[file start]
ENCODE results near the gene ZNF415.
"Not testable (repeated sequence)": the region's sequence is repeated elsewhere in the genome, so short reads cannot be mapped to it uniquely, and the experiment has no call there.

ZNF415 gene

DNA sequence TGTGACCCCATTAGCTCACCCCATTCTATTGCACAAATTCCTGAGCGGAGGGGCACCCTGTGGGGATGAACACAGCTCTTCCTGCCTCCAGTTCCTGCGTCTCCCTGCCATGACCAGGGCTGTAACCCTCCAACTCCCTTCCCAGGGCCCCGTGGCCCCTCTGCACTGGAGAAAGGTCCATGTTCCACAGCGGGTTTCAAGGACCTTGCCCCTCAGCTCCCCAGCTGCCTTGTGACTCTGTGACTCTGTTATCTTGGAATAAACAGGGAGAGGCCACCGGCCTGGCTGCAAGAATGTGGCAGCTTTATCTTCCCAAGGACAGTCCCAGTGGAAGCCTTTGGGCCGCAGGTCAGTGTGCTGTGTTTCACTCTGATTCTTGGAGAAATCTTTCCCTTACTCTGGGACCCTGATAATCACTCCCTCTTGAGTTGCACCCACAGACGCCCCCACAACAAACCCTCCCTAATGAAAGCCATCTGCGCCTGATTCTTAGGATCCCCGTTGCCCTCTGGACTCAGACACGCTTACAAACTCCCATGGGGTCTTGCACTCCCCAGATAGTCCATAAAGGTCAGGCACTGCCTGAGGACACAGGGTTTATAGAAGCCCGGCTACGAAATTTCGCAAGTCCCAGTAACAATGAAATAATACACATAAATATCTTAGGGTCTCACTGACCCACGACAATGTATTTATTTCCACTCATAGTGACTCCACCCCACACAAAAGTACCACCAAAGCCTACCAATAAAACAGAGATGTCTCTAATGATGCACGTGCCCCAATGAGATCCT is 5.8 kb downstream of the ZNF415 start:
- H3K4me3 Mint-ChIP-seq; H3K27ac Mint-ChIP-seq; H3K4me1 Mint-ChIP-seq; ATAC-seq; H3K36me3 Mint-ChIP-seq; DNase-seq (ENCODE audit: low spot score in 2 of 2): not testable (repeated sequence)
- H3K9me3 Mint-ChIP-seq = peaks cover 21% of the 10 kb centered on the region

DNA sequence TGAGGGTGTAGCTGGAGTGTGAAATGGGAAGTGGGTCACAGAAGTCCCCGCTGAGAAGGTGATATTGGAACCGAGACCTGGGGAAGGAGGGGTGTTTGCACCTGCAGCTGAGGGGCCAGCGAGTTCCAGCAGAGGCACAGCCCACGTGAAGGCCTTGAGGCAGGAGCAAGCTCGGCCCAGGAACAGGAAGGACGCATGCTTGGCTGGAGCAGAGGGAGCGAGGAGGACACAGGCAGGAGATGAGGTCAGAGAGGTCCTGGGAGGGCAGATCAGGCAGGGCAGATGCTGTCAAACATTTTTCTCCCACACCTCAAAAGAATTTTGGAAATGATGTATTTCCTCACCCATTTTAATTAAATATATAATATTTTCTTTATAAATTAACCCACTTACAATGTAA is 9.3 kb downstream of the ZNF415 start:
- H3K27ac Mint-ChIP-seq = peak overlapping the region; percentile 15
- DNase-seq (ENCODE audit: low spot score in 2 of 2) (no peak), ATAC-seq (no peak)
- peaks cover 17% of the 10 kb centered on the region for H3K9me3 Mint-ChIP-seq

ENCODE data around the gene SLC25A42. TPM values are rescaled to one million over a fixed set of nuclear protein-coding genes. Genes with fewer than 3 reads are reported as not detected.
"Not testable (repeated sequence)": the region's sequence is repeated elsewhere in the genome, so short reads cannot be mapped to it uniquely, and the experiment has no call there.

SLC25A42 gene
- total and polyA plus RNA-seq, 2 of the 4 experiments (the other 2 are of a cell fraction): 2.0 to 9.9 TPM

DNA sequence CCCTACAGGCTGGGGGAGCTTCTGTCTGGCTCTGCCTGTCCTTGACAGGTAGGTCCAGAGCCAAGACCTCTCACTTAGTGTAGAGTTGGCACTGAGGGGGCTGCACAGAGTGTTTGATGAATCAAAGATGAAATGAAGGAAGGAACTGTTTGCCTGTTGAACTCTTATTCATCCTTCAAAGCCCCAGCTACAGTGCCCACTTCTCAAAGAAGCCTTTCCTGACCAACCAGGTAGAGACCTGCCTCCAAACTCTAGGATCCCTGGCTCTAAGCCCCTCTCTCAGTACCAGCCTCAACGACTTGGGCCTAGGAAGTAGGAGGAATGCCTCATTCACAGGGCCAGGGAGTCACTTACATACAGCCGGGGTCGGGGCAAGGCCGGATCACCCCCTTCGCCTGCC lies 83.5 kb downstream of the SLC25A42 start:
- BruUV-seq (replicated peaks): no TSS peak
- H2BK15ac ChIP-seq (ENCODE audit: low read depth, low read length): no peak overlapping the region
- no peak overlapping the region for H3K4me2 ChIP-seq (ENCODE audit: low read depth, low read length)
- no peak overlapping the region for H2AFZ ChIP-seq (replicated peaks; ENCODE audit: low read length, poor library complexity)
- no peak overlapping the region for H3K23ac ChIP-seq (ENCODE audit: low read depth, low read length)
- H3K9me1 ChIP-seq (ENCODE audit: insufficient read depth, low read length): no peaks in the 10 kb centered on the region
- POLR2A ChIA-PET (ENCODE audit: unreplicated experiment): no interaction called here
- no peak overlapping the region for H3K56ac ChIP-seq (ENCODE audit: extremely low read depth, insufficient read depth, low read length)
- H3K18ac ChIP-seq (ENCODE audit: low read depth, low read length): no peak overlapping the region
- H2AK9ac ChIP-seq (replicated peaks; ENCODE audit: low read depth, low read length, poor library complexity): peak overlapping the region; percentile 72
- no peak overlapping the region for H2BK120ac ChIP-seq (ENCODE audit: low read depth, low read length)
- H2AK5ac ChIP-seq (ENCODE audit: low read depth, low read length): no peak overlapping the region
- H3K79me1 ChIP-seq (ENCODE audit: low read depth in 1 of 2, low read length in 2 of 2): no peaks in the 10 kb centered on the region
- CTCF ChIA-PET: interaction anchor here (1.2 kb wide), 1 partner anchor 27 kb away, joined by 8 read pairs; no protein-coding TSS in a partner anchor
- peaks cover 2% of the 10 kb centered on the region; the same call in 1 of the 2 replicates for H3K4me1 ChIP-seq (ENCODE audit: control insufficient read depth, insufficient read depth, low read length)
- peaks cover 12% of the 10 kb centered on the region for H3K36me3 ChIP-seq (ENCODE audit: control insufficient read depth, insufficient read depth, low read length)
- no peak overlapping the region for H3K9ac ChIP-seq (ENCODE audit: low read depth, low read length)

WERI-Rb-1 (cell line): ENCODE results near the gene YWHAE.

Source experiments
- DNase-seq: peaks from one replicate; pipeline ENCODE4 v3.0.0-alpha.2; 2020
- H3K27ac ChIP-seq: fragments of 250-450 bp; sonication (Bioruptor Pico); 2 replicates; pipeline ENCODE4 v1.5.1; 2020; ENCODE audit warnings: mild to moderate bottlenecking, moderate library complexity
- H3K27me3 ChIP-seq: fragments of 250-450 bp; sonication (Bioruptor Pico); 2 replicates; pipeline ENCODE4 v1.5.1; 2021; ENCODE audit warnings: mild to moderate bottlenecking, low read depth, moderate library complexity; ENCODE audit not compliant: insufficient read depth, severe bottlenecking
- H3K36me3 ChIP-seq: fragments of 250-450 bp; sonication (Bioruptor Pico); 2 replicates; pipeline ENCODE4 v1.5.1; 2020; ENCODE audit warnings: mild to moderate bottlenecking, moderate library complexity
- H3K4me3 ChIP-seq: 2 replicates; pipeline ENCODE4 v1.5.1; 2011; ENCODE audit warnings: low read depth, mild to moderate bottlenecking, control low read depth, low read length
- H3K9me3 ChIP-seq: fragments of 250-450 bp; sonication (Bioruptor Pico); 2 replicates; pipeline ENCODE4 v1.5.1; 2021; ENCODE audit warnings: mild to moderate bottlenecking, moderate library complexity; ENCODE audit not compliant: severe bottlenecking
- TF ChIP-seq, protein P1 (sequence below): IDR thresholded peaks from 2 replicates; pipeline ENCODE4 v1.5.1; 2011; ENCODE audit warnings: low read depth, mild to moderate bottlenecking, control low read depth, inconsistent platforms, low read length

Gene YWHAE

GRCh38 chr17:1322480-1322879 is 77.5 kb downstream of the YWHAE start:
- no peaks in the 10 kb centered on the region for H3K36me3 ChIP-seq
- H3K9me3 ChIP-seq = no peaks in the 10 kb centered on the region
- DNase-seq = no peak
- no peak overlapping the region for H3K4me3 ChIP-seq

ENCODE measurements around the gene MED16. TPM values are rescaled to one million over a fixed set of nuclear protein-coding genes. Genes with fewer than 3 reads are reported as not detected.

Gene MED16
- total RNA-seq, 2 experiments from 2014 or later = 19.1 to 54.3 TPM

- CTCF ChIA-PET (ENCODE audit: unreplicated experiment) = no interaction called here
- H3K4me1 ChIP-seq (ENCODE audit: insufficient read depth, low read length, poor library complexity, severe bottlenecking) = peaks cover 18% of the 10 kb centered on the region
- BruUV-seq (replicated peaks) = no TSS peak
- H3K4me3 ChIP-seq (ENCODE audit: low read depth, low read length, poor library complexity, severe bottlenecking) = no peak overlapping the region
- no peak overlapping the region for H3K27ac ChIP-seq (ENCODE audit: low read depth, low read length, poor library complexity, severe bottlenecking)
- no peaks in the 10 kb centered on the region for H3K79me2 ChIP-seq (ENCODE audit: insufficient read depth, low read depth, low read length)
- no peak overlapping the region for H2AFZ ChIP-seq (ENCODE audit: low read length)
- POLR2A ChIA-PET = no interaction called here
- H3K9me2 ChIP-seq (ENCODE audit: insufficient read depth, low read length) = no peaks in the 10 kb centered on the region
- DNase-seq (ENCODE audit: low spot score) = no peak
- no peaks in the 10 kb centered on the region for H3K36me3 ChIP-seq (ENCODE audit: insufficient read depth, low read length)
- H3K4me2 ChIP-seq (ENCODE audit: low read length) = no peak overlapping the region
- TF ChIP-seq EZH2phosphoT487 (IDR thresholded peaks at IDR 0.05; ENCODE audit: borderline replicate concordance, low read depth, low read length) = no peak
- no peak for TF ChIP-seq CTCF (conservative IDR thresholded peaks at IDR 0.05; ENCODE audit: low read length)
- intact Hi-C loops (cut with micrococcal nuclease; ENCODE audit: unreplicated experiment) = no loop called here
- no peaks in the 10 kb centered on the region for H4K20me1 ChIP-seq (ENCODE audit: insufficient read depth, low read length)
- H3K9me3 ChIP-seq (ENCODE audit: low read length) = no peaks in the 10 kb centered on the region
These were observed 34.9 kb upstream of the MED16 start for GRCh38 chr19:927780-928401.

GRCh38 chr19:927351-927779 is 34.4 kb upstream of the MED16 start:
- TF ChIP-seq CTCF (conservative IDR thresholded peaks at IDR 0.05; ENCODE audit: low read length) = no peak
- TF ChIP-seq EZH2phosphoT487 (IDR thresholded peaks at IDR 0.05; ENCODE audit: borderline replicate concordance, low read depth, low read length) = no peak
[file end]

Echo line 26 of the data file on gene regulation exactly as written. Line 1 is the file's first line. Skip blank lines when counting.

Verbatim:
- no peak overlapping the region for H2BK120ac ChIP-seq (ENCODE audit: low read depth, low read length)